Shahina Siddiqui, Executive Director of the Islamic Social Services Association, has challenged the early 2011 assassination by terrorists of Pakistan's federal minister for minorities, Shahbaz Bhatti, follows the brutal killing of Punjab Governor Salman Tasee.
In a March 4, 2011, in a Montreal Gazette op-ed piece, Saddiqui writes, “We do not honour the prophet by murdering the innocent in his name. We honour him by practicing compassion and dealing with mercy toward all of God's creation, yes, even those who hurt us,” echoing the Christian scriptural exhortation to love enemies and turn the other cheek.
Siddiqui further blames blasphemy laws in Pakistan for justifying the actions of the assassins.
In a January 9, 2011 referendum nearly 99 percent of voters in southern Sudan – which is predominantly Christian and animist – chose to secede from the Islamic State of Sudan based in the northern capital of Khartoum. In doing so they created the world's newest nation.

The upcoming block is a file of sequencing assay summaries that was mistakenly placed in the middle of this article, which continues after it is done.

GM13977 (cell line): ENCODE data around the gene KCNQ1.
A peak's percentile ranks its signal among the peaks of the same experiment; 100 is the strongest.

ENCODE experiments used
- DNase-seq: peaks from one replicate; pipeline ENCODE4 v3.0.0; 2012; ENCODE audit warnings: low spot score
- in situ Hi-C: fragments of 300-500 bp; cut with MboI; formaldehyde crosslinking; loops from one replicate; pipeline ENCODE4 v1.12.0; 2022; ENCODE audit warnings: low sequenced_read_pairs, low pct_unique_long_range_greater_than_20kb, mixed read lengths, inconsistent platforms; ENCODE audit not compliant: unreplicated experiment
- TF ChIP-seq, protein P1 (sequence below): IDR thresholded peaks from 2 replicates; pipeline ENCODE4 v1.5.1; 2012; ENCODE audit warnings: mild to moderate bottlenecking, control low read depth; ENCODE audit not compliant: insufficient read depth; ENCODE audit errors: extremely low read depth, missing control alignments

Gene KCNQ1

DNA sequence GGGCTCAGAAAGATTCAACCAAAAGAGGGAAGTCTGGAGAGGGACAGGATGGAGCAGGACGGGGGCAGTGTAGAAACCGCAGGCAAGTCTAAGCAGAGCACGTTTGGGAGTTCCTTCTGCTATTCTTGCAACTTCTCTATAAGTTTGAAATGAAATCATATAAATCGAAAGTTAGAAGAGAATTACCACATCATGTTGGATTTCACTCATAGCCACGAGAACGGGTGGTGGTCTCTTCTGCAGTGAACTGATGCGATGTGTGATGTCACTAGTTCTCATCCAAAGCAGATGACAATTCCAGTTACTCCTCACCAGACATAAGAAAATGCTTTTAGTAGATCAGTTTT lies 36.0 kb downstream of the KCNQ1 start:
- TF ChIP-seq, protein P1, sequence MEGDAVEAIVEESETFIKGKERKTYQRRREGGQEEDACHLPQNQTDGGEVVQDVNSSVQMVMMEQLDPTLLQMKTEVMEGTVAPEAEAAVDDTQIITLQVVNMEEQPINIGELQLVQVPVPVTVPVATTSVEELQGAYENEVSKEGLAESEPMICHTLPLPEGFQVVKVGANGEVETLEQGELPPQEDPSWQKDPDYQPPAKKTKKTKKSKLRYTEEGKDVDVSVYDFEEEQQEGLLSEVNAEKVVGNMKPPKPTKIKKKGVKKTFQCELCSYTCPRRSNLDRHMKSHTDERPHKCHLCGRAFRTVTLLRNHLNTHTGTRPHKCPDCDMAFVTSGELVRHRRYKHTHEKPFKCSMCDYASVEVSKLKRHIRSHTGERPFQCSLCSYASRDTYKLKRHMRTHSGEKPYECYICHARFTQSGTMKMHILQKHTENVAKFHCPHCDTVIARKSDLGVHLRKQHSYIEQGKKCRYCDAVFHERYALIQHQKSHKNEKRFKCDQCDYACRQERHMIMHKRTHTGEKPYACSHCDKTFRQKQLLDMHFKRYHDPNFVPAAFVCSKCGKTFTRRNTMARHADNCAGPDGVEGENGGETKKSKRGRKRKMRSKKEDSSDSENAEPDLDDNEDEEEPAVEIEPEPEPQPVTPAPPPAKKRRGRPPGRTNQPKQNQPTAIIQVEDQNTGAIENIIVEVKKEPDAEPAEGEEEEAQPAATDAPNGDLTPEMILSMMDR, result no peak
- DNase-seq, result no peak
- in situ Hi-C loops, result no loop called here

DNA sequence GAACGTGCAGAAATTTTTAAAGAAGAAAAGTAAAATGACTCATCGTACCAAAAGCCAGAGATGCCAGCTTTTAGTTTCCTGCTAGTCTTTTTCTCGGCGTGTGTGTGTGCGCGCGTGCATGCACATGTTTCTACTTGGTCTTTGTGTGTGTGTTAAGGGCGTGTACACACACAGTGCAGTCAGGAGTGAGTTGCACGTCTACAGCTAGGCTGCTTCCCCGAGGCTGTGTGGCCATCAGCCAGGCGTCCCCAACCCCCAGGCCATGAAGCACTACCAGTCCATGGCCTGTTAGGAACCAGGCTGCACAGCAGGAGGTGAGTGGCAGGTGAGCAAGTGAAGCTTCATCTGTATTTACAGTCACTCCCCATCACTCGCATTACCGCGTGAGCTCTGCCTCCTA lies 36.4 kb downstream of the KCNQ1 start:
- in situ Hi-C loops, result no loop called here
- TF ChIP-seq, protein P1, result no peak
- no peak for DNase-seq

That the referendum came off peacefully and as scheduled is widely attributed to African religious leaders and ecumenical organizations in the region and throughout Africa, and the World Council of Churches. The referendum was mandated by the 2005 Comprehensive Peace Agreement (CPA) between the north and south that churches were instrumental in brokering.
The referendum ends nearly 60 years of intractable conflict in the country – which gained its independence from the British and Egyptian governments in 1956 – including two civil wars that consumed more than three decades (1963-1972 and 1983-2005). During those years more than 2 million Sudanese died and 4 million were displaced.